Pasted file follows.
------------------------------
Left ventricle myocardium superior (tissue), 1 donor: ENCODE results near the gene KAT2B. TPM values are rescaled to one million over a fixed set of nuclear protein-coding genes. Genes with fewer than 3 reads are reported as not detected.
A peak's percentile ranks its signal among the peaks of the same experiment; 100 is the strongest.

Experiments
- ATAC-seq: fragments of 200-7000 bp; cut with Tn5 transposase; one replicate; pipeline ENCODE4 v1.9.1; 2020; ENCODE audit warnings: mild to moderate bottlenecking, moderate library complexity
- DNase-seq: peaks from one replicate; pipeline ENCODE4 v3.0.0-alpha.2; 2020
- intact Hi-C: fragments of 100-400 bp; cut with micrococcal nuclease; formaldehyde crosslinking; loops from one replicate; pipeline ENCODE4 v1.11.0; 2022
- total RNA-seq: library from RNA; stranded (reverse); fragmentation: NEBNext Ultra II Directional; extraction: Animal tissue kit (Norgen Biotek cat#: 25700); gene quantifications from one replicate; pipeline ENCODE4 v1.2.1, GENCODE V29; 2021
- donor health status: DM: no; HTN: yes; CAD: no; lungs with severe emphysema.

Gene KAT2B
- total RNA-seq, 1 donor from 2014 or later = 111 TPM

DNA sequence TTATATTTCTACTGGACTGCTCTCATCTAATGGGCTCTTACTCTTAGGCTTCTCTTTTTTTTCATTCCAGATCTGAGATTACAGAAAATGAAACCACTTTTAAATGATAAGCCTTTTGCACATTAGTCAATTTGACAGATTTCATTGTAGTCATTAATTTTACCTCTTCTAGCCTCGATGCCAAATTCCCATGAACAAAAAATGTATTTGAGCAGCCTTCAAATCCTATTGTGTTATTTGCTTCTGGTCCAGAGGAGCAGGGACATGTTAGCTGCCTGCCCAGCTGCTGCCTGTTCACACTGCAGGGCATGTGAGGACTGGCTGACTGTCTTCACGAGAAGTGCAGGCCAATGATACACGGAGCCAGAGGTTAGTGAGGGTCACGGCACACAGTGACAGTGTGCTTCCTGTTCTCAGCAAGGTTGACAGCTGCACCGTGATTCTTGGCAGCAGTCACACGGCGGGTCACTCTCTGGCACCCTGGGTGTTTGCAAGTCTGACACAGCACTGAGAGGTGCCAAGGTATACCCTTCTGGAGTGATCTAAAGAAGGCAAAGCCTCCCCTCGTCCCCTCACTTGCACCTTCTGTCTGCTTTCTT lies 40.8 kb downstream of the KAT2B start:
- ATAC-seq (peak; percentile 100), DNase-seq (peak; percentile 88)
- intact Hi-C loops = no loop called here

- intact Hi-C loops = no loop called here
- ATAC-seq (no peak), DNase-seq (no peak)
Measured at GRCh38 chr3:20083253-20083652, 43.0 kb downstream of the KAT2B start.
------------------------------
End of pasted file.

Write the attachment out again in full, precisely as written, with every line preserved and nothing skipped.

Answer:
Left ventricle myocardium superior (tissue), 1 donor: ENCODE results near the gene KAT2B. TPM values are rescaled to one million over a fixed set of nuclear protein-coding genes. Genes with fewer than 3 reads are reported as not detected.
A peak's percentile ranks its signal among the peaks of the same experiment; 100 is the strongest.

Experiments
- ATAC-seq: fragments of 200-7000 bp; cut with Tn5 transposase; one replicate; pipeline ENCODE4 v1.9.1; 2020; ENCODE audit warnings: mild to moderate bottlenecking, moderate library complexity
- DNase-seq: peaks from one replicate; pipeline ENCODE4 v3.0.0-alpha.2; 2020
- intact Hi-C: fragments of 100-400 bp; cut with micrococcal nuclease; formaldehyde crosslinking; loops from one replicate; pipeline ENCODE4 v1.11.0; 2022
- total RNA-seq: library from RNA; stranded (reverse); fragmentation: NEBNext Ultra II Directional; extraction: Animal tissue kit (Norgen Biotek cat#: 25700); gene quantifications from one replicate; pipeline ENCODE4 v1.2.1, GENCODE V29; 2021
- donor health status: DM: no; HTN: yes; CAD: no; lungs with severe emphysema.

Gene KAT2B
- total RNA-seq, 1 donor from 2014 or later = 111 TPM

DNA sequence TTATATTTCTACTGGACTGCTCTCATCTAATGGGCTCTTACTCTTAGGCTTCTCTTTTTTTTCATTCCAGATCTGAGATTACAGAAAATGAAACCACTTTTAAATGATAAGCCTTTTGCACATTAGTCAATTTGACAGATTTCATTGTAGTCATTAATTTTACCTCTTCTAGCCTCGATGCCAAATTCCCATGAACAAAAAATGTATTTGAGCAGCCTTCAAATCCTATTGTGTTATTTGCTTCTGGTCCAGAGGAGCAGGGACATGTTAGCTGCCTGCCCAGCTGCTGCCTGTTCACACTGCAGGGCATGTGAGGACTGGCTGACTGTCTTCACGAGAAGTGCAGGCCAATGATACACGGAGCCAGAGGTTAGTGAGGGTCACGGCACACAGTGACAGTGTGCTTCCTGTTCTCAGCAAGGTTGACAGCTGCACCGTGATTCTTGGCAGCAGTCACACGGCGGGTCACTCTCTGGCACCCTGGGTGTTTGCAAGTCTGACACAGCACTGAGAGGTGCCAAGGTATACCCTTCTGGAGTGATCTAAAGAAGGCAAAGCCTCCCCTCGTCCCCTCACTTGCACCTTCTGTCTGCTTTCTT lies 40.8 kb downstream of the KAT2B start:
- ATAC-seq (peak; percentile 100), DNase-seq (peak; percentile 88)
- intact Hi-C loops = no loop called here

- intact Hi-C loops = no loop called here
- ATAC-seq (no peak), DNase-seq (no peak)
Measured at GRCh38 chr3:20083253-20083652, 43.0 kb downstream of the KAT2B start.